CAMDEN — Voting unanimously, the Camden Select Board agreed Oct. 20 to apply full or partial credit for ski passes if the town is forced to shut the Snow Bowl due to COVID-19 related reasons.
But the credit for any mountain closure would only apply if the disease COVID-19 causes a closure. Any other development, such as a temperamental Mother Nature or mechanical issues, would not be reason for pursuing the credit.
Snow Bowl Director Beth Ward reported that customers are asking about the mountain’s refund policy should COVID-19 shut the facility for the sake of public health. The Snow Bowl has also posted a draft re-opening plan with COVID-19 guidelines.
The Snow Bowl, which is owned and operated by the Town of Camden, is selling season passes entirely over the internet this year, or by taking a check to the town office.
Buying season passes at reduced prices during the Early Bird days will end Oct. 31.
Currently, sales of season passes are down considerably from last year, according to Select Board member Marc Ratner.
“We are way down from where we hope to be,” he said, at the board’s regularly scheduled meeting held via Zoom.
Ward said the outlook for opening the mountain looks promising, but advised the Select Board it is important to have assurances in place. Normally, the Snow Bowl does not refund season passes; skiers take the chance that the weather and operations will be sustained through the snow season. The Snow Bowl strives to be open for at least 60 days for the pass holders.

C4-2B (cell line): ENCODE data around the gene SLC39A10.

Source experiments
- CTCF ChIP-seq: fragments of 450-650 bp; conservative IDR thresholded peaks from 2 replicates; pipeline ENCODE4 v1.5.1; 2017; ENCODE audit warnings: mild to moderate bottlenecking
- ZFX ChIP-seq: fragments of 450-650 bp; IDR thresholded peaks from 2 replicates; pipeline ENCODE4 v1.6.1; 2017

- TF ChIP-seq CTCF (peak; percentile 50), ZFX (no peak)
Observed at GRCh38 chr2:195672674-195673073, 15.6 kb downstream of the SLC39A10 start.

Still, if the winter proves rainy and wet, pass holders still pay in full without any expectation of refunds.
Given COVID-19, however, the tables have turned, but for that reason, only.
Ward said it is difficult to handle cash refunds, in whole or part, but there are mechanisms using credit, which other mountains are also employing.
There are also ski mountains that have chosen not to sell passes this winter, given the uncertainty of COVID-19, Ward said.
The Snow Bowl’s target opening date is Jan. 1, she told the Select Board.
The board agreed that the policy, as written, would provide pass holders with reasonable security, the board agreed.
“It is a smart plan and a smart way to instill confidence in people,” said board member Taylor Benzie. “I am concerned that we need to get out and publicize this.”
Ratner agreed that it was important to get the message circulating, and to ensure the public that the Snow Bowl is, “a safe place to enjoy this winter.”
The mountain has been running the chairlift this fall on Sundays for four consecutive weeks, and will open Halloween afternoon, 1-4 p.m.
Riders have flocked to the Snow Bowl for rides to the summit on the triple chair, with revenue from this operation alone bringing in $30,000 to date, said Ward.
“They are able to social distance, and people are happy to be out and about,” she said. “There is not a ton of locals. These people have been traveling to come to us.”
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